SFMOMA Director Neal Benezra Steps Down, and Other News

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SFMOMA. Photography by Iwan Baan

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SFMOMA director Neal Benezra, who grew the institution considerably over the past two decades, is stepping down. 

After nearly two decades, Neal Benezra will step down as director of SFMOMA. According to Benezra, “19 years is a long time, and the time feels right to begin our succession planning,” he told the New York Times. Though his decision comes at a challenging time for the museum, which has been closed for the majority of the past year and faced a recent reckoning with structural inequities around race, Benezra ushered in a multitude of successes at the 86-year-old institution. During his tenure, he amassed a collection of more than 50,000 objects painting, sculpture, design, and photography, and media; shepherded the museum’s 2016 expansion designed by Snøhetta; commissioned site-specific works, such as Julie Mehretu’s monumental work in the building’s atrium; and negotiated the donation of more than 1,000 works from the Fisher Collection.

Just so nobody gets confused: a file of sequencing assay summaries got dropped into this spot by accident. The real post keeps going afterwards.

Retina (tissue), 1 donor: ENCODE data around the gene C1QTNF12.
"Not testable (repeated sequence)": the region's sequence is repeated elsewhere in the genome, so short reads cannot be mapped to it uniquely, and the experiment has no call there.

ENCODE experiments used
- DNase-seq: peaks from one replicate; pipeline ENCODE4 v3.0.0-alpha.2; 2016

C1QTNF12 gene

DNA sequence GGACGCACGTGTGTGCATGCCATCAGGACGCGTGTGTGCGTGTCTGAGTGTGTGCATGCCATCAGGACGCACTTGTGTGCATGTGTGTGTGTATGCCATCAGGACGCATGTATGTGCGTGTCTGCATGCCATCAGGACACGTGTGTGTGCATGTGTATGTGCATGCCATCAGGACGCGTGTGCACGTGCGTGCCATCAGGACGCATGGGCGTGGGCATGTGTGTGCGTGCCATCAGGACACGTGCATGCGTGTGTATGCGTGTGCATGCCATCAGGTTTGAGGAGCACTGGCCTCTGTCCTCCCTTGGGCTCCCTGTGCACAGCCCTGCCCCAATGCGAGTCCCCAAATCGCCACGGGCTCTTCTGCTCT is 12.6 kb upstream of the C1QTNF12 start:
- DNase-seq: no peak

Benezra will help the museum search for a successor, whom he describes should be “empathic, passionate, inclusive, and brave.” He adds: “It’s fundamentally important that our next director be a person who’s passionate about modern and particularly contemporary art. In addition to management, entrepreneurial, fundraising skills, and an ongoing commitment to our D.E.I [Diversity, Equity, and Inclusion] initiative, it’s critically important to have a director who’s tech savvy.” In the meantime, Benezra will oversee a Nam June Paik retrospective and move a Diego Rivera mural from the City College of San Francisco to the museum. 

Gansevoort Peninsula by James Corner Field Operations in New York

Plans for New York’s first public beach along the Hudson are moving along swimmingly.